Gourmet Magazine Closing. My feeling is it’s a mistake to view Gourmet as the business.  The business is Conde Nast’s food magazine business, and Gourmet was one tactic for capturing a chunk of the available dollars in that space, Bon Appetit is another.  And as soon as any tactic stops paying out, you kill it, unsentimentally.  Personally, I will be amazed if Gourmet is not revived at some future date in some form, because I strongly suspect that killing it was a way of getting rid of a bloated, boom-year-sized payroll, but they’ll find a use for the brand after a suitable interval.  In any case, although I’m certainly sorry to see a good-paying outlet vanish, it wasn’t a magazine that meant that much to me today, or seemed that different from all the other food magazines all offering the same tips over and over (10 Aussie wines to pair with quick and easy frazzablazzit) in a way that, frankly, makes it hard for me to read anything in any of them without feeling I must have read it before.  If Saveur closed, then I’d cry a little.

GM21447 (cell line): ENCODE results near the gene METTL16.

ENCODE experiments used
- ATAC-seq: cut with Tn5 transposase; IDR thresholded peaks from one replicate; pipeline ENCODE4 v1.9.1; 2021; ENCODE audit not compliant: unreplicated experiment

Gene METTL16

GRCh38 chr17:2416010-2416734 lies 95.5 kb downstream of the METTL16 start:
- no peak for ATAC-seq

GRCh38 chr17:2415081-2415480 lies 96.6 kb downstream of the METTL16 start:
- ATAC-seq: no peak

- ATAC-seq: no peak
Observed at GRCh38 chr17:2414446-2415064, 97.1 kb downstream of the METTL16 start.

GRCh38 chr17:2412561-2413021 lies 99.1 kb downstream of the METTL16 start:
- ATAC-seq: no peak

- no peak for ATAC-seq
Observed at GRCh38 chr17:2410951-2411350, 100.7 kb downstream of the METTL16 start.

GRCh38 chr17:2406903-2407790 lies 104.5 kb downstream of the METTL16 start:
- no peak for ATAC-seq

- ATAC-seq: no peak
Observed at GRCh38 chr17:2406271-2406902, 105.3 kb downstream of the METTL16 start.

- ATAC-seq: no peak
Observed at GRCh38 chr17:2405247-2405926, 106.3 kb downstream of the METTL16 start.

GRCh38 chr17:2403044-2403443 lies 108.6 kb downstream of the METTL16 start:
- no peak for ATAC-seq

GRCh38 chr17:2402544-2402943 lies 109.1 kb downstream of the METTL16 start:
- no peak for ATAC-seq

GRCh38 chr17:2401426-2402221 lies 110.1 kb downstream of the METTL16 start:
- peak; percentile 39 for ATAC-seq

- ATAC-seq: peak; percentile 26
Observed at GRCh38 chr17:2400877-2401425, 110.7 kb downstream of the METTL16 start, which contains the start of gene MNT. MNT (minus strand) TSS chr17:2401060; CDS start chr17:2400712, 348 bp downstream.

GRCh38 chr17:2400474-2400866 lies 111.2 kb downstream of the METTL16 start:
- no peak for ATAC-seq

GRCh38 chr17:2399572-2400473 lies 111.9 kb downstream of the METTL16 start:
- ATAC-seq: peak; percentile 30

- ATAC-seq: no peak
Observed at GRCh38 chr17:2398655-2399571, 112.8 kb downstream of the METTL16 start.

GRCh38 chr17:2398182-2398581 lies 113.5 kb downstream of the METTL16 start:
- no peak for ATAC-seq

MICHAEL NAGRANT: I agree with you regarding the reasons why Gourmet closed.  It was a pure Bob’s from Office Space consultant killing of a redundancy.  Or if you want to be really nefarious, I suspect that maybe there was some serious entitled bloat going on at high editorial levels that pissed someone off.  Then again, as long as Ann Wintour reigns supreme at Vogue and Graydon Carter at Vanity Fair, Conde Nast seems to love paying for spendthrift behavior.